[110]. In contrast to prior investigations that used continuum elastic theory, molecular dynamics simulations, or empirical many-body potentials, a band-theory approach was taken here [111-112]. It was noted from a straightforward calculation that the strain energy of straight SWNTs originates from the curvature-induced electronic energy change. Consequently, determination of the electronic energy of all of the occupied bands was carried out to provide predictions for SWNT mechanical properties. The band-structure calculation utilized a nearest neighbor tight-binding approach

[111]. Such approaches have been widely used to calculate graphene and SWNT electrical properties. Strain energies were calculated for a tube of cross-sectional radius R subjected to a bending deformation (bending radius = p). The R dependence of the bending energy Eb related to the strain energy Es of a straight tube determined from the tight-binding model agreed well with continuum elastic theory predictions [113]

From the tight-binding calculation carried out by Xin and co-workers, A = 0.7 eV/atom. This is a further confirmation that continuum elastic theory provides a valid framework within which to predict nanotube mechanical behavior.

In this same work, however, a Young's modulus of approximately 5 TPa is predicted. This magnitude exceeds other estimates by a factor of 5. However, it should be noted that the SWNT wall thickness calculated by Xin et al. is approximately 0.07 nm, and differs significantly from the conventional value of a = 0.34 nm used for the calculation of E by most other authors (noted previously). In terms of the product aE, the results from this tight-binding model match well with other simulations.

Theoretical calculations of SWNT mechanical properties have also been carried out using local density approximation cluster models. As applied by Zhou et al., a linear combination of atomic orbitals is used to solve the Schroedinger equation directly, applying appropriate boundary conditions to remedy the problem of dangling bonds present at the edges of the cluster [93]. Such an approach makes fewer initial restrictions on the form of the electron wave function as do tight-binding approaches. A 156 atom NT was used for purposes of calculation [114-115]. A value of Young's modulus of 0.76 TPa was calculated, somewhat lower than previously discussed values (assuming a wall thickness of 0.34 nm). A value of Poisson's ratio of 0.32 (slightly lower than that of graphite, ~0.33-0.34) was also determined from these calculations. It should be noted that, unlike molecular dynamics approaches, the density-of-states methodology used here also provides specific information regarding carbon-carbon bonding states. It was found that, upon rolling the graphene sheet into an (n, n) conformation, the overlap integral of a bonds in the graphene plane decreased by approximately 7%. In contrast, the overlap integral of w bonds increased by about 2.4%, and the total overlap integral decreased by approximately 4%. The decrease of the overall overlap integral leads to a lower net bonding energy compared to graphite. In addition, the reduced bond overlap will broaden the effective interatomic electrostatic potential well, and reduce the Young's modulus compared with that of basal plane graphite (~1 TPa). It is interesting to note that, in this work, the curvature effect tends to weaken the a bonding, but strengthens the w bonding, which may have implications with respect to the electronic functionality of NTs.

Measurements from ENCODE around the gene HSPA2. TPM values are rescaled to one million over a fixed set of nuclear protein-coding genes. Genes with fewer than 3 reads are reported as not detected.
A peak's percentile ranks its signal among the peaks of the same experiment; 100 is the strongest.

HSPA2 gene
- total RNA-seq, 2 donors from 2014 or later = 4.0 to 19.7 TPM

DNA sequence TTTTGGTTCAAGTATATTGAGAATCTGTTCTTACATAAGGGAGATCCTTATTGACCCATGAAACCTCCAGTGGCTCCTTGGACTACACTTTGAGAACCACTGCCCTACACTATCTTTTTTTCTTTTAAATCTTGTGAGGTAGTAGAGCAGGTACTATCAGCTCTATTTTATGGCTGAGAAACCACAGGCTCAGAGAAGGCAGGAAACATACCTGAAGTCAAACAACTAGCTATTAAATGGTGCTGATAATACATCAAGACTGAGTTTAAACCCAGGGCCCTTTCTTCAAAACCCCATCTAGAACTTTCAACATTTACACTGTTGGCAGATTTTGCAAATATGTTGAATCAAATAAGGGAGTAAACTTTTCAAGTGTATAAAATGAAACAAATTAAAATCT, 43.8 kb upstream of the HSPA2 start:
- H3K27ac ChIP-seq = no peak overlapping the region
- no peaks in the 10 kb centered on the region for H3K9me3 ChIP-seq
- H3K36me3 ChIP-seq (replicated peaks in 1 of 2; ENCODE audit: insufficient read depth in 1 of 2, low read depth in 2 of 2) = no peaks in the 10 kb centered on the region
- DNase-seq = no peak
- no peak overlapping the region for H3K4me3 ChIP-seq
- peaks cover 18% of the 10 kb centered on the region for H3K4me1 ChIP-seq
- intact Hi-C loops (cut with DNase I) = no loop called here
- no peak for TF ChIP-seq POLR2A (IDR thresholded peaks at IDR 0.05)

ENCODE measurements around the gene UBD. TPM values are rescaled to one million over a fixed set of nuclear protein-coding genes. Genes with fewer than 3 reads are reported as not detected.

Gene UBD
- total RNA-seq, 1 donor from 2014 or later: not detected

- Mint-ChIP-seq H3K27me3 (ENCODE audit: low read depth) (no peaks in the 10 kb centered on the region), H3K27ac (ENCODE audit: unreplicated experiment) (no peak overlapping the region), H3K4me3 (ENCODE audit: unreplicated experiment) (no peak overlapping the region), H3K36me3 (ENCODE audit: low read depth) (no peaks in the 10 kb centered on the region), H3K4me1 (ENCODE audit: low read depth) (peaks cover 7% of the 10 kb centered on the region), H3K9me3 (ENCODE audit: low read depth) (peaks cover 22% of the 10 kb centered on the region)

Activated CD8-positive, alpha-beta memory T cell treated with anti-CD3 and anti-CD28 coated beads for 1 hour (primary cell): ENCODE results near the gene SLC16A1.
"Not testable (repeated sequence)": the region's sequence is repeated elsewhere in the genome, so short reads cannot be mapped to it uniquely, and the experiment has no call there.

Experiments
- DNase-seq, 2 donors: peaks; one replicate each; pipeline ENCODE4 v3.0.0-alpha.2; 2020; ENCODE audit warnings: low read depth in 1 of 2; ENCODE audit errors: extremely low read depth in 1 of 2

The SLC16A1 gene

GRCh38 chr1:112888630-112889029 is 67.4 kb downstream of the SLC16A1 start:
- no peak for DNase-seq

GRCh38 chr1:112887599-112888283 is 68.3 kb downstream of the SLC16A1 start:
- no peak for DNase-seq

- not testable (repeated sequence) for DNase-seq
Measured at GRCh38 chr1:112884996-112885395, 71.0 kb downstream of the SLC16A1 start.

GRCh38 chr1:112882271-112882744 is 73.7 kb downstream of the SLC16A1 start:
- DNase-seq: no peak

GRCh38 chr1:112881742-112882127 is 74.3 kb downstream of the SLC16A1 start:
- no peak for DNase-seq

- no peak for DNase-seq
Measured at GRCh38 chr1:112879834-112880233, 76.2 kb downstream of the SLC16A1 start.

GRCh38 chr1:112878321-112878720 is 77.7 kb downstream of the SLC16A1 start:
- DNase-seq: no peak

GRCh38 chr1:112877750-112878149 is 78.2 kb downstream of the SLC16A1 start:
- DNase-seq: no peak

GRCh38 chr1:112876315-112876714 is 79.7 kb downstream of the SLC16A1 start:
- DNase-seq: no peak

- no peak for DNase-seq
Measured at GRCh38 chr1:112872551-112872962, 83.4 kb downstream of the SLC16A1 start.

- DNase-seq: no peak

Fewer theoretical and simulation efforts have been carried out with respect to the elastic moduli of MWNTs. Using the empirical force constant model referenced earlier, Lu predicted an increase of E with the number of walls from a value of 0.97 TPa for a single (5, 5) SWNT to a value of 1.11 TPa for an MWNT with seven nested tubes about a (5, 5) core [101]. A Poisson's ratio value of 0.27 was insensitive to the number of MWNT walls. For these studies, as most others, a 0.34 nm spacing is assumed. The critical aspect of MWNT modeling is proper inclusion of the electrostatic energies associated with the adjacent graphitic walls. No dramatic effects have been predicted with respect to linear response to elastic strain. However, several groups point to significant effects of wall-wall coupling in nonlinear (inelastic) deformation, and they will be discussed next.

Experimental determination of the Young's modulus for SWNTs and MWNTs has utilized a wide array of approaches. The groundbreaking work was carried out on MWNTs by Treacy et al., resulting from an observation that the free ends of cantilevered SWNTs appeared fuzzy in a TEM [116]. Subsequent thermal studies revealed that poor TEM focus resulted from thermal vibrations. Using classical mechanical beam theory, the vibration frequency spectrum wn of a uniform clamped tube [116, 95]